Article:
Revealed: Tailgating is the biggest cause of distraction for Britain’s drivers

Date Posted 16th June 2022
Read Time 2 min read

We’ve all been there. You’re minding your own business, driving home from work, or taking a weekend road trip, and suddenly you see a fellow driver in your rear-view mirror… so close to your rear bumper that they may as well be sat in your passenger seat. When it comes to driver behaviour, tailgating has been ranked as the biggest cause of distraction for Britain’s motorists, according to a survey by IAM RoadSmart.

Of the 1,000 drivers surveyed, one in three (30 per cent) deemed tailgating to be the most distracting driving habit. The research comes in the wake of figures from National Highways revealing that tailgating is a significant factor, causing in 1 in 8 crashes on their road network.

Neil Greig, Director of Policy and Research at IAM RoadSmart, said: “Tailgating is not just a minor inconvenience, with figures from Highways England revealing that far too many people are being left scared, angry and frustrated by the aggressive and reckless behaviour of tailgaters.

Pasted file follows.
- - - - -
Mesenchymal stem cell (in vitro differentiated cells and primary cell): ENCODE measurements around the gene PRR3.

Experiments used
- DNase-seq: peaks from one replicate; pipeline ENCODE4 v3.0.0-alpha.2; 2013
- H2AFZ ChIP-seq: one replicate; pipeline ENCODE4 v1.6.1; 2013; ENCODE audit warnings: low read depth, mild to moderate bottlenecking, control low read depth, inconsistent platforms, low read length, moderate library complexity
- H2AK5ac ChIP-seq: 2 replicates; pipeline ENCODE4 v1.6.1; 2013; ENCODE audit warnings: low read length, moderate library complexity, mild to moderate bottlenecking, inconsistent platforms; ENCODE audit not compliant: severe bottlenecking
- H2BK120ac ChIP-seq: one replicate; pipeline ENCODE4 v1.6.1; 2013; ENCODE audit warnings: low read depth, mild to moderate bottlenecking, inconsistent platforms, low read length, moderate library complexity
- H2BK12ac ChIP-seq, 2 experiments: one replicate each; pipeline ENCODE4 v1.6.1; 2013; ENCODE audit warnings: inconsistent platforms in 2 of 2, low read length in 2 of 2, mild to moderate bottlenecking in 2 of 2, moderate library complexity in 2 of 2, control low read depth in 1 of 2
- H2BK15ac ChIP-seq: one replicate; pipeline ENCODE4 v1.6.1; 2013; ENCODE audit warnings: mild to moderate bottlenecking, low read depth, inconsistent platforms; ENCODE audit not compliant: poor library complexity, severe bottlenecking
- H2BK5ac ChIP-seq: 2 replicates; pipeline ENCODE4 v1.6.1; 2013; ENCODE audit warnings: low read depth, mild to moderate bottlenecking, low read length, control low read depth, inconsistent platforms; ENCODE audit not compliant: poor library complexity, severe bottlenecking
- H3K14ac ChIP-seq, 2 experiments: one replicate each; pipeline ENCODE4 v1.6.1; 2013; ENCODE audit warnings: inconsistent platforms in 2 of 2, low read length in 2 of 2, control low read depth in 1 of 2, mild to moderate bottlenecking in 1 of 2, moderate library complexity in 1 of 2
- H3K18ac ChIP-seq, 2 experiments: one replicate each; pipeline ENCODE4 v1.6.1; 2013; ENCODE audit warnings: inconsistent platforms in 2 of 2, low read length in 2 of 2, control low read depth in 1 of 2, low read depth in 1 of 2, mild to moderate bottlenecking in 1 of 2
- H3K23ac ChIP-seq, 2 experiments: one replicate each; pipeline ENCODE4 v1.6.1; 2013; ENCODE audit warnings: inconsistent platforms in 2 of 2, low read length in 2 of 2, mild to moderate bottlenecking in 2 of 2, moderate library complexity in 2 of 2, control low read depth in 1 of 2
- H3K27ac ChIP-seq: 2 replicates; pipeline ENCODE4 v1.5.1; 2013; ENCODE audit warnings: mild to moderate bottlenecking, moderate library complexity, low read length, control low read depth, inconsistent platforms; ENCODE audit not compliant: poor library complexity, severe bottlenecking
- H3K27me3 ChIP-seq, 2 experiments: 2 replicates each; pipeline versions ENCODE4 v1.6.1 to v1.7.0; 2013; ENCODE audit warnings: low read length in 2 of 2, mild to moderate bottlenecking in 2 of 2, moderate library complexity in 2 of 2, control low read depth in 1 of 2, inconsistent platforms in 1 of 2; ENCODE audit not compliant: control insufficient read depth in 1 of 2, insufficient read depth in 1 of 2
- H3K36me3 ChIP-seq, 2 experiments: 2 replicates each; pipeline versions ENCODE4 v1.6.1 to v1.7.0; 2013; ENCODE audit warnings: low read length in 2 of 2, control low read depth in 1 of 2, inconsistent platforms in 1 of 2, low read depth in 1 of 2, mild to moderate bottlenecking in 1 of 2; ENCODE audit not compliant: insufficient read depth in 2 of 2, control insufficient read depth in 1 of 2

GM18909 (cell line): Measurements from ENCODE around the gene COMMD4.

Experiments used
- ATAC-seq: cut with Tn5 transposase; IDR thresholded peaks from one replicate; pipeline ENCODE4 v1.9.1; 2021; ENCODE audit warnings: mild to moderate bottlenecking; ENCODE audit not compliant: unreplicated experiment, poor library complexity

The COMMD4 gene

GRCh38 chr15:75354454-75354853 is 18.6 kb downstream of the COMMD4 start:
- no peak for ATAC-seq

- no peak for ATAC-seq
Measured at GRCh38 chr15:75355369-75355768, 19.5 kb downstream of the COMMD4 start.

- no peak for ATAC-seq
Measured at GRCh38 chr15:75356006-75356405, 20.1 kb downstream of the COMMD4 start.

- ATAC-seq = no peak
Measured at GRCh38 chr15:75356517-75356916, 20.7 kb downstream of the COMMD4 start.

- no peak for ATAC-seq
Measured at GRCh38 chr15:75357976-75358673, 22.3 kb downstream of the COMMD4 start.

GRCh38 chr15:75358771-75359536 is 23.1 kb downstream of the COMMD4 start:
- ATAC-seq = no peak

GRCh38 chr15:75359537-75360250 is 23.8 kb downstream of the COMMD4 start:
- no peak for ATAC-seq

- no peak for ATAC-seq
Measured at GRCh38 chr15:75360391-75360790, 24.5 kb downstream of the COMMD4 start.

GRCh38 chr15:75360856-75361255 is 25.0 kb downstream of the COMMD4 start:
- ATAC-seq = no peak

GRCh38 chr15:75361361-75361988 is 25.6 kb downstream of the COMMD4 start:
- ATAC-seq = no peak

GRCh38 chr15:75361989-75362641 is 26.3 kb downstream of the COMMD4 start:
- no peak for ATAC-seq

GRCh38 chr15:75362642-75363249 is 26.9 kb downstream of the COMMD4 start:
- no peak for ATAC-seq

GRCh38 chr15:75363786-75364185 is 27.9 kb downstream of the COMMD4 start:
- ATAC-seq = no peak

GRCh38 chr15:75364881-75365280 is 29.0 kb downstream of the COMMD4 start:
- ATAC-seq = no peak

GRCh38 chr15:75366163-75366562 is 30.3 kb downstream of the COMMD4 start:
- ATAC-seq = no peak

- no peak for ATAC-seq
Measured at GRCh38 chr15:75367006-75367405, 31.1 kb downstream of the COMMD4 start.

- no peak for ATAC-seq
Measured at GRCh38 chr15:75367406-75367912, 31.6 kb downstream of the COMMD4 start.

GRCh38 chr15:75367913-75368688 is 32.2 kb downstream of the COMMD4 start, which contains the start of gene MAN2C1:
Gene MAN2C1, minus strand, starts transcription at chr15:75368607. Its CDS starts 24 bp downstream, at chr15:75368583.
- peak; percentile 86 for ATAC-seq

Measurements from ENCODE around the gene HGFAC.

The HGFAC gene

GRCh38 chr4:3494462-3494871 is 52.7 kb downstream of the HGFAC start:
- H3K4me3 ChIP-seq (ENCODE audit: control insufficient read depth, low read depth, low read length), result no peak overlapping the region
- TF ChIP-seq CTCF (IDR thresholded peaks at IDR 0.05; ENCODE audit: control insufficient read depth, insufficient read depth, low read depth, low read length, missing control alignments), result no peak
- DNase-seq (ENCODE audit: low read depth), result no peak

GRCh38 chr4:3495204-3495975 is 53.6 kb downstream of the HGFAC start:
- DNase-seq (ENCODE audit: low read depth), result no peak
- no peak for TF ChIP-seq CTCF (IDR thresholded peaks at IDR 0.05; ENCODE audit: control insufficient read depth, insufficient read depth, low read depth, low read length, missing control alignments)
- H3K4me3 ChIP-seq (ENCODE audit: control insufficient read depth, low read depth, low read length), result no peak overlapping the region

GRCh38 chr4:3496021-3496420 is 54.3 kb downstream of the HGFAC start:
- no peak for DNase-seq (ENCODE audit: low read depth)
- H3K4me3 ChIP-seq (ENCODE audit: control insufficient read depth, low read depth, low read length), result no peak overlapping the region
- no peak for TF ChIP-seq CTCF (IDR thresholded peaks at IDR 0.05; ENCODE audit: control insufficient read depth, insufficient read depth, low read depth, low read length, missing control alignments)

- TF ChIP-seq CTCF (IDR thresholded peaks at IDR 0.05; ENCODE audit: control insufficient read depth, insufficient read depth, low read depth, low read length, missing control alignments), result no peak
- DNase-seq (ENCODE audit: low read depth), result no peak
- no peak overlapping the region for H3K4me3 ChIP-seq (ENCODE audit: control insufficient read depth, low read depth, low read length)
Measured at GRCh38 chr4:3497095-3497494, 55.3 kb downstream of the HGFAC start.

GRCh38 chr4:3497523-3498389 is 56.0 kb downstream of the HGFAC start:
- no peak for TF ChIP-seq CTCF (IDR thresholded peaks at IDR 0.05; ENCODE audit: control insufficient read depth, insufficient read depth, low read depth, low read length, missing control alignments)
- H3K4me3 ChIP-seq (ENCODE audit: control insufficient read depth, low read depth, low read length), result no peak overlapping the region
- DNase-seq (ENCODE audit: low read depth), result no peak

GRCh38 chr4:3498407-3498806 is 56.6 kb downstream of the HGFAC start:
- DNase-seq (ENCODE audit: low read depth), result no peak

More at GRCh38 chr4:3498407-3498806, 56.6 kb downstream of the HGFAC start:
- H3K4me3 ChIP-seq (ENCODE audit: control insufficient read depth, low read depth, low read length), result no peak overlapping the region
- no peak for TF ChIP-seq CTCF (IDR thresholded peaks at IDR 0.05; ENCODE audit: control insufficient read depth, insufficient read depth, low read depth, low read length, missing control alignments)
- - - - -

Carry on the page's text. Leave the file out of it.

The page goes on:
“It is worth remembering that you will cover 62 metres every two seconds when travelling at 70 miles per hour, meaning you need around 96 metres to stop, making adequate stopping distances absolutely critical to curtail the tailgating problem.”

Tailgating was closely followed by children or other passengers as the second most distracting occurrence, with one in four (26 per cent) agreeing that having others in the car can affect their ability to focus on their driving.

The survey also revealed that traffic is a significant source of distraction for motorists, with one in five (21 per cent) rating this as a factor that unsettles them.

See the full results below:

What’s the biggest distraction while driving?
OccurrenceRespondents who ranked it as biggest distraction
Children / other passengers26%
Road works10%

Neil added: “Whether it’s reckless behaviour from another road user, or even a screaming child, distractions while driving can come in many different forms.

“Drivers should always take control and do all they can to mitigate for them,” he continued. “This way, together we can all ensure Britain’s roads are as safe as they can possibly be.”

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